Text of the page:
BBC Panorama had exclusive access to Dr Touvier’s initial results.

They have not yet been peer-reviewed – a crucial verification step for scientific studies – but she said they were still of concern.


Dr Mathilde Touvier, research director

“We observed significant associations between the consumption of emulsifiers and the increased risk of cancer in general – and breast cancer in particular – but also with cardiovascular disease,” she says.

This means that a trend has been observed between consumption of ultra-processed foods and disease risk, but more research is needed.

Despite the growing body of evidence, the UK Food Standards Agency (FSA) – which regulates the food industry in England, Wales and Northern Ireland – has yet to issue regulations limiting emulsifiers.

When Panorama asked the FSA about the growing body of evidence that these additives could cause harm, it said: “We have not received any evidence – through this program or otherwise – of specific emulsifiers that are believed to pose a risk to health. “

But the FSA said it planned to hold a public consultation.

Could the food industry itself play a role in rolling back regulation?

The BBC Panorama team have spent the past eight months investigating.

“Food companies are not public health agencies… their job is to sell products,” food policy expert Professor Nestlé told the BBC.

She said the food industry has been known to fund research, sponsor experts and disparage existing studies to prevent regulation.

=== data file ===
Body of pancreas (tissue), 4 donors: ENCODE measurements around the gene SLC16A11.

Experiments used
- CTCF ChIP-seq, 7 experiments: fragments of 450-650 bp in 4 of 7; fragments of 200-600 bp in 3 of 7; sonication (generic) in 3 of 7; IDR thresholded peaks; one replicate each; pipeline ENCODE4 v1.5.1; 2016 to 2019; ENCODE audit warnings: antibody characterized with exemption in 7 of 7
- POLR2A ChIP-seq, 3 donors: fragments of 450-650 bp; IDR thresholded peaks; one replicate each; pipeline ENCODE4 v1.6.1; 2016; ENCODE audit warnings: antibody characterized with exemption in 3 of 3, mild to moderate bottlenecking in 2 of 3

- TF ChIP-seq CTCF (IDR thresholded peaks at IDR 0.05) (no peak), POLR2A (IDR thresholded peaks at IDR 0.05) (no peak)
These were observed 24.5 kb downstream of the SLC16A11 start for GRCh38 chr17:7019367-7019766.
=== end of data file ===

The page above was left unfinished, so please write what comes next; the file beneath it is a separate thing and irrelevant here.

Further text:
Ultra-processed ready meals contain chemicals that UK regulators say are safe, but Panorama is studying emerging scientific evidence of a link between some of these chemicals and cancer, diabetes and stroke.

To watch BBC iPlayer nowor on BBC One at 8:00 p.m. BST on Monday June 5 (8:30 p.m. in Northern Ireland and 11:10 p.m. in Wales)

He says his mission is to “deliver science that improves human health” – but he has previously published studies comprehensively undermining regulation and public advice on healthy diets. In 2012, the European Food Safety Agency was so concerned about potential conflicts of interest that it insisted that anyone associated with ILSI must either resign from the institute or leave the agency.

Professor Alan Boobis, Emeritus Professor at Imperial College London, is an unpaid director of ILSI Europe and former vice-chairman of its board. But he also heads a group of British scientists, known as the Committee on Toxicity, which provide advice on the risk of chemicals in food to the FSA.